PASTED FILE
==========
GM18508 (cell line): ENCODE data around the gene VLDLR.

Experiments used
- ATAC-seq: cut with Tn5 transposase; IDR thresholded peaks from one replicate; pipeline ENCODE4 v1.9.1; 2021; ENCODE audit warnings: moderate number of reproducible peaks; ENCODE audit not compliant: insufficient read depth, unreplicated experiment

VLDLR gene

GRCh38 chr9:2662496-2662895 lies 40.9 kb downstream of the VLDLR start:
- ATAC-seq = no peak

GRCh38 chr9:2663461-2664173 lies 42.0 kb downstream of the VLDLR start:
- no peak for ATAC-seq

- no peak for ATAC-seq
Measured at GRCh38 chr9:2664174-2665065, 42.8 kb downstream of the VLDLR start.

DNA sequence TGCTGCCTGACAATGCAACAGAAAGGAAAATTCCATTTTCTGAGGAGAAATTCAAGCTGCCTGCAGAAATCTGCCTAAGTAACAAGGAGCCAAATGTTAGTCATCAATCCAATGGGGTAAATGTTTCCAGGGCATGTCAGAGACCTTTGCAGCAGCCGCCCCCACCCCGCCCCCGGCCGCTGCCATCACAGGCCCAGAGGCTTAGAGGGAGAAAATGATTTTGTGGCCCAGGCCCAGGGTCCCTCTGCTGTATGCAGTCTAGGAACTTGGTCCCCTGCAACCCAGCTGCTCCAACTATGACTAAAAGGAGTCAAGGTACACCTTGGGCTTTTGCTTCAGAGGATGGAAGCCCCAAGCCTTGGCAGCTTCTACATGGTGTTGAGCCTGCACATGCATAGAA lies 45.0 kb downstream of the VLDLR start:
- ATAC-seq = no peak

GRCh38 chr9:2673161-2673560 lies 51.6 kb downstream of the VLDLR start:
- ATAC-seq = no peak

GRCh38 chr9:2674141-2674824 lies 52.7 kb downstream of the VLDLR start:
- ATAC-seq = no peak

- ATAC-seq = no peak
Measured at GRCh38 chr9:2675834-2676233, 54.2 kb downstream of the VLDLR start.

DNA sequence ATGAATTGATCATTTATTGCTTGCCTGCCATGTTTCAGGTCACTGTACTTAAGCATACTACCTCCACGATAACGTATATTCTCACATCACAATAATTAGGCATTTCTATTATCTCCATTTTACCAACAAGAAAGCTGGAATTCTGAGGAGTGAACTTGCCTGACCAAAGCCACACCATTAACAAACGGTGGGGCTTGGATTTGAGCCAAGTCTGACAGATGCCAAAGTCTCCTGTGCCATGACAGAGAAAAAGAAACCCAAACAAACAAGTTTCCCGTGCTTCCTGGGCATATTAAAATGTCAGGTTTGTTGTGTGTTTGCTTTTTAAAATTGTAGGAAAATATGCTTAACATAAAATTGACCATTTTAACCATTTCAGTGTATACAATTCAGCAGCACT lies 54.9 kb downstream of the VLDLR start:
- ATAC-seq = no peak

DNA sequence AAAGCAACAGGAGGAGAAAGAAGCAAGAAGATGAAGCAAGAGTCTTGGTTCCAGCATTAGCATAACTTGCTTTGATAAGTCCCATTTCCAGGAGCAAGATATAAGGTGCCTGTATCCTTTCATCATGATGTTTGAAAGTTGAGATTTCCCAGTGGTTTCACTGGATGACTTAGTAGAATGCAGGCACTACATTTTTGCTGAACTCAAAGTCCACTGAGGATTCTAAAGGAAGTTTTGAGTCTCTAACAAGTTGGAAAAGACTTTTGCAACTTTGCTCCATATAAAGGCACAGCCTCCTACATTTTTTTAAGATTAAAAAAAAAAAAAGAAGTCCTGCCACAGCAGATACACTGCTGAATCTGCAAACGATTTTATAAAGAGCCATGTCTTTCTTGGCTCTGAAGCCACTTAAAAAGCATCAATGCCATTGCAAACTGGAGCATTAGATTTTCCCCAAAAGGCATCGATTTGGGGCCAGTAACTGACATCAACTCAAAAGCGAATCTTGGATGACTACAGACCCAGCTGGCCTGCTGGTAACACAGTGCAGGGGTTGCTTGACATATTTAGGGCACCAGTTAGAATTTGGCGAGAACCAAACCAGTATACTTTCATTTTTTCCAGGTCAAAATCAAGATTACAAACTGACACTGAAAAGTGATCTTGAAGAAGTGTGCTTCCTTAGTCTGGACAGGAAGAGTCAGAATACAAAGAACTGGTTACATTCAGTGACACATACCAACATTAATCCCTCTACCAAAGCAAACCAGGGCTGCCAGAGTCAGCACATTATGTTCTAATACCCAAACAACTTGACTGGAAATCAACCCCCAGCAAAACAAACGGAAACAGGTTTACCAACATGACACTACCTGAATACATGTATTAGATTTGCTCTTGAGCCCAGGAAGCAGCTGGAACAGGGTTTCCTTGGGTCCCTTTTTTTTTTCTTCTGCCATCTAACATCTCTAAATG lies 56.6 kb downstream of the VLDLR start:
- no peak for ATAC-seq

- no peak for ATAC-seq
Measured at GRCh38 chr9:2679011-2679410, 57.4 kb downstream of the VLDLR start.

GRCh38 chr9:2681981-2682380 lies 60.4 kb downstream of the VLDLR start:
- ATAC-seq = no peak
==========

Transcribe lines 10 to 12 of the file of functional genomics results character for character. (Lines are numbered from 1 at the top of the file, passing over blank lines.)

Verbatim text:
Measured at GRCh38 chr9:2664174-2665065, 42.8 kb downstream of the VLDLR start.

DNA sequence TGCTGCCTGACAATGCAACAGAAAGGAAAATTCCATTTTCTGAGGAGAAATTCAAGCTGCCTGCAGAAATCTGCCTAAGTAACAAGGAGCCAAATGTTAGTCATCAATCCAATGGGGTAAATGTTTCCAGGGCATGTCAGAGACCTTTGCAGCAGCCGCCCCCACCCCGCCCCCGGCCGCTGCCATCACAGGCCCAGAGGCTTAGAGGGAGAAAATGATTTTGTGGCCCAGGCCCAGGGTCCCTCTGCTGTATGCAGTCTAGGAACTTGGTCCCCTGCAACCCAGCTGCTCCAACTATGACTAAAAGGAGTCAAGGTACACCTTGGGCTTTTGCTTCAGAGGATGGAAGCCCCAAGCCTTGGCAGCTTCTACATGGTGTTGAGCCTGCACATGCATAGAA lies 45.0 kb downstream of the VLDLR start:
- ATAC-seq = no peak